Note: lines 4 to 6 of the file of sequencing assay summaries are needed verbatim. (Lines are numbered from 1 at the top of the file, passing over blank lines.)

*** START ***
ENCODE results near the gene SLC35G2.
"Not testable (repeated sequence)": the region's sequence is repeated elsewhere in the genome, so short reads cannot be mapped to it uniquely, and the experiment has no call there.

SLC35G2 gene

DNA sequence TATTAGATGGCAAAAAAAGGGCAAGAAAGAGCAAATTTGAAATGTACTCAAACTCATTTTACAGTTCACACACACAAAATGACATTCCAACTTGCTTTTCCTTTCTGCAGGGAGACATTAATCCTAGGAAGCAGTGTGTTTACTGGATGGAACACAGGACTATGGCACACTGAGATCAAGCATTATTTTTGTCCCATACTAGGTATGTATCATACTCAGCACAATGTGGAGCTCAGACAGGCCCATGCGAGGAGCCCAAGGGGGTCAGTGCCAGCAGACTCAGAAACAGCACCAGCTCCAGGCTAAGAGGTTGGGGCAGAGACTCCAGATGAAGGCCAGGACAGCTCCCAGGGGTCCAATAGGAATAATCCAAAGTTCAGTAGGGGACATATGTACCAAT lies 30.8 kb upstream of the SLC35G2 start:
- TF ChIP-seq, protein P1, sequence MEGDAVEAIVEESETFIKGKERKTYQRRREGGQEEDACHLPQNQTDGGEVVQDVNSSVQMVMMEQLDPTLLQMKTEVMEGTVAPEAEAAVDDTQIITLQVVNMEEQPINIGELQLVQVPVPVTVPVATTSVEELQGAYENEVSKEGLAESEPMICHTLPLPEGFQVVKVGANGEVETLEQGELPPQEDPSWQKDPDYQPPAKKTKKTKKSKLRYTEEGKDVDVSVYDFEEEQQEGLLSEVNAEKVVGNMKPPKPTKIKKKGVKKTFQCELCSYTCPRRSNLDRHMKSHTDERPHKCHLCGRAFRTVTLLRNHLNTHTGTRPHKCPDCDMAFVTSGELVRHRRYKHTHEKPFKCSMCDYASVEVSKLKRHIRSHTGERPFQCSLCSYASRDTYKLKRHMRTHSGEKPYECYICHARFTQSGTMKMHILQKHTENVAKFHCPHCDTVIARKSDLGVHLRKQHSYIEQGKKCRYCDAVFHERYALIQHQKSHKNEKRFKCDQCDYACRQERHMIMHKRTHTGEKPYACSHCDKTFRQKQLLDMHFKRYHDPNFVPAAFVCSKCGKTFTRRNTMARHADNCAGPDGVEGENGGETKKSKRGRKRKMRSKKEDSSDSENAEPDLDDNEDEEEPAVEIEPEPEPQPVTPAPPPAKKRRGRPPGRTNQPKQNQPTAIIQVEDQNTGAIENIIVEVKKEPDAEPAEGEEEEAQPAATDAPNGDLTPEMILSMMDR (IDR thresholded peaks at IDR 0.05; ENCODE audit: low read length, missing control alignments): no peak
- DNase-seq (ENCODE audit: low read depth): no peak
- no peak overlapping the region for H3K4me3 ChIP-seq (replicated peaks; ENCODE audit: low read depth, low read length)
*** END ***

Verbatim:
DNA sequence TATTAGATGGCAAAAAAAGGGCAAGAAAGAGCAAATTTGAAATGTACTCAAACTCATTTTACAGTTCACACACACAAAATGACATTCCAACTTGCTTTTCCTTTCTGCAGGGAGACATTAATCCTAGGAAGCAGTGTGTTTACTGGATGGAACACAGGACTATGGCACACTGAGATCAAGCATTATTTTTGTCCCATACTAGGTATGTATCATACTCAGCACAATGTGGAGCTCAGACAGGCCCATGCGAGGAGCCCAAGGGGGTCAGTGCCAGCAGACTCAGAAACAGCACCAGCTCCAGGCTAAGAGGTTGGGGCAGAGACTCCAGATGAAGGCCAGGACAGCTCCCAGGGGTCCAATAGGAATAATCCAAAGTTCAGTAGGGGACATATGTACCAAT lies 30.8 kb upstream of the SLC35G2 start:
- TF ChIP-seq, protein P1, sequence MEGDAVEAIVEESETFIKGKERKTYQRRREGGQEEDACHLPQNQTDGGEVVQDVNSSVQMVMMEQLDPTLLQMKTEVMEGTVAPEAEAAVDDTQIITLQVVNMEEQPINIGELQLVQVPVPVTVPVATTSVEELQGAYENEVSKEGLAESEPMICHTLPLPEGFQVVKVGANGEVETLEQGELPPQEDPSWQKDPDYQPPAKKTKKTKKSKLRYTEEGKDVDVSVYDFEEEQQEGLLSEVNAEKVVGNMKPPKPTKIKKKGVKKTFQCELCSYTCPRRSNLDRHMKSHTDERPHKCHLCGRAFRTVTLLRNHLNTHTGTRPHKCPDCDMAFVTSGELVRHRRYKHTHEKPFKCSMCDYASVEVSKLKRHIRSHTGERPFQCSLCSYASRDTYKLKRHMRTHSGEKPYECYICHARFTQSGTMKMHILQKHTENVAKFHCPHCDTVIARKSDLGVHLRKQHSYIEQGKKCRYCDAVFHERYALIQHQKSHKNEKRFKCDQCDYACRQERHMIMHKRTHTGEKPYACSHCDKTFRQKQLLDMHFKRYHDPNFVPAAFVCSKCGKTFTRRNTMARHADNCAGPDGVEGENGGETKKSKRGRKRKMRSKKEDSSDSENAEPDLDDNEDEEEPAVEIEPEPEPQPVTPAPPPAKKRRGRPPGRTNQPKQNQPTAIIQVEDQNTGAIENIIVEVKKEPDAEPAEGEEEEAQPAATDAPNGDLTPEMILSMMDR (IDR thresholded peaks at IDR 0.05; ENCODE audit: low read length, missing control alignments): no peak
- DNase-seq (ENCODE audit: low read depth): no peak